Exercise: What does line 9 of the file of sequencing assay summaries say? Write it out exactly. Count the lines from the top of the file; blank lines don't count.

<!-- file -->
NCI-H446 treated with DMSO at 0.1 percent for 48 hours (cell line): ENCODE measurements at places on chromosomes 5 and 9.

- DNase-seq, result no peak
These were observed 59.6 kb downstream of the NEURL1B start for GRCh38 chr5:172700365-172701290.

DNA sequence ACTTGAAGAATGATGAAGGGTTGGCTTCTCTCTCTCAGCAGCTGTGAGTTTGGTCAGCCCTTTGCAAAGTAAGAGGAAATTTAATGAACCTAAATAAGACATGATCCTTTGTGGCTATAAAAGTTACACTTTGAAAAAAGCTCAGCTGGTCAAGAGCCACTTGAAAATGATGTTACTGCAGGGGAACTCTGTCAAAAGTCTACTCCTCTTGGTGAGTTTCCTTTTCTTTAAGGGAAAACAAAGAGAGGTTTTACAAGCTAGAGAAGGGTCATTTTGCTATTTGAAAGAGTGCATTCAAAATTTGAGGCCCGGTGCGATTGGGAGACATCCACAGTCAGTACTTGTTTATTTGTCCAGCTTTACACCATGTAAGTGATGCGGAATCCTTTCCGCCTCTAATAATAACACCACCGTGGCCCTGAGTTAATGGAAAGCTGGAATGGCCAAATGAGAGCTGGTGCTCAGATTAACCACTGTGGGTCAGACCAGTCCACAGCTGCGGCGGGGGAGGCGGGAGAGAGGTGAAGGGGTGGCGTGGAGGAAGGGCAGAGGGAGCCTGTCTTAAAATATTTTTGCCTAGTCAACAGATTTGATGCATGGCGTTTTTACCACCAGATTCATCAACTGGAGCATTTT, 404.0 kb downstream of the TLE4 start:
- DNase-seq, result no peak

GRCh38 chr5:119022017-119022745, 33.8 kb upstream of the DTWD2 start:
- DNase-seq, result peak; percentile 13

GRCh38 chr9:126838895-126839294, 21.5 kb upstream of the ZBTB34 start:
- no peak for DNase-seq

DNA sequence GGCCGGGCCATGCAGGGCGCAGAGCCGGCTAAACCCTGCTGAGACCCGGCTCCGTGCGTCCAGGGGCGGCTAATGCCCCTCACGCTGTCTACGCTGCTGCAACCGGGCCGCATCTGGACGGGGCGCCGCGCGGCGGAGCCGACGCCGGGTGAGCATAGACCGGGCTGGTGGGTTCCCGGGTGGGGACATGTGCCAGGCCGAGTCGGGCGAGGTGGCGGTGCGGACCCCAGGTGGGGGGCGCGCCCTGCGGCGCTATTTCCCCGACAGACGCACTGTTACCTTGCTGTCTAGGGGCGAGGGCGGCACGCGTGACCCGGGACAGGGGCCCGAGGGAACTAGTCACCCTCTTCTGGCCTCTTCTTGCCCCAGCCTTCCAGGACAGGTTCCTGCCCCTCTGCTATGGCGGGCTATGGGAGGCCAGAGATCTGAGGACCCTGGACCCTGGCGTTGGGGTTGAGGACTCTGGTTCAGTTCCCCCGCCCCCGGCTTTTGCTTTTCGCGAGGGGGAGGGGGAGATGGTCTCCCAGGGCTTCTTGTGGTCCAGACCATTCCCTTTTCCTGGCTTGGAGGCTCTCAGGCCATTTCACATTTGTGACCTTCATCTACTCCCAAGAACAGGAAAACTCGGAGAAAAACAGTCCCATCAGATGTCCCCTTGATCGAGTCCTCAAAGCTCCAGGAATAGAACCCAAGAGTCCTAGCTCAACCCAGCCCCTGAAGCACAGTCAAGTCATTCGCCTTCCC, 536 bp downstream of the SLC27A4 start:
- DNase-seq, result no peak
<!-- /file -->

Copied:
- no peak for DNase-seq